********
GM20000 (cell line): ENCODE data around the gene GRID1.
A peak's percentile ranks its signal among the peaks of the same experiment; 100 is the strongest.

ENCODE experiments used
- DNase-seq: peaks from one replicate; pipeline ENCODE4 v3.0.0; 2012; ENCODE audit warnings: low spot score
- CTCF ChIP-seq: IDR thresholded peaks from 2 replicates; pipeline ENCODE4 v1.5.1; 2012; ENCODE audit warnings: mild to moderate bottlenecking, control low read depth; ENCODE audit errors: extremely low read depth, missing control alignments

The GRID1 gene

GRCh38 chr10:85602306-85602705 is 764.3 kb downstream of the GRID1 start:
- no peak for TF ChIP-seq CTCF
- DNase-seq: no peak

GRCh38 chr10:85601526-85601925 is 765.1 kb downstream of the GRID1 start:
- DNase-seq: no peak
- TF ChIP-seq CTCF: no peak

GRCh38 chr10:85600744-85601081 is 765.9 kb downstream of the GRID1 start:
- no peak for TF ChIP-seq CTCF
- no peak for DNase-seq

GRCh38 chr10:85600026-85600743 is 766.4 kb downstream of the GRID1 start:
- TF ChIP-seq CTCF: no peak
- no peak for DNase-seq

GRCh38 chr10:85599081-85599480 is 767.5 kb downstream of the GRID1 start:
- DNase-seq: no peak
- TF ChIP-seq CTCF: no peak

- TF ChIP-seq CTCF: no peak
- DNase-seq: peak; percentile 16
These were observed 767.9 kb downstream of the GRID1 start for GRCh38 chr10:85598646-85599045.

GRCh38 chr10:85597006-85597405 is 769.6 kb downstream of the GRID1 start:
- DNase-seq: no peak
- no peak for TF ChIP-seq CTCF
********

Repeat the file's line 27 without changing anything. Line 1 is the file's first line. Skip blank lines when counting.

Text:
- no peak for TF ChIP-seq CTCF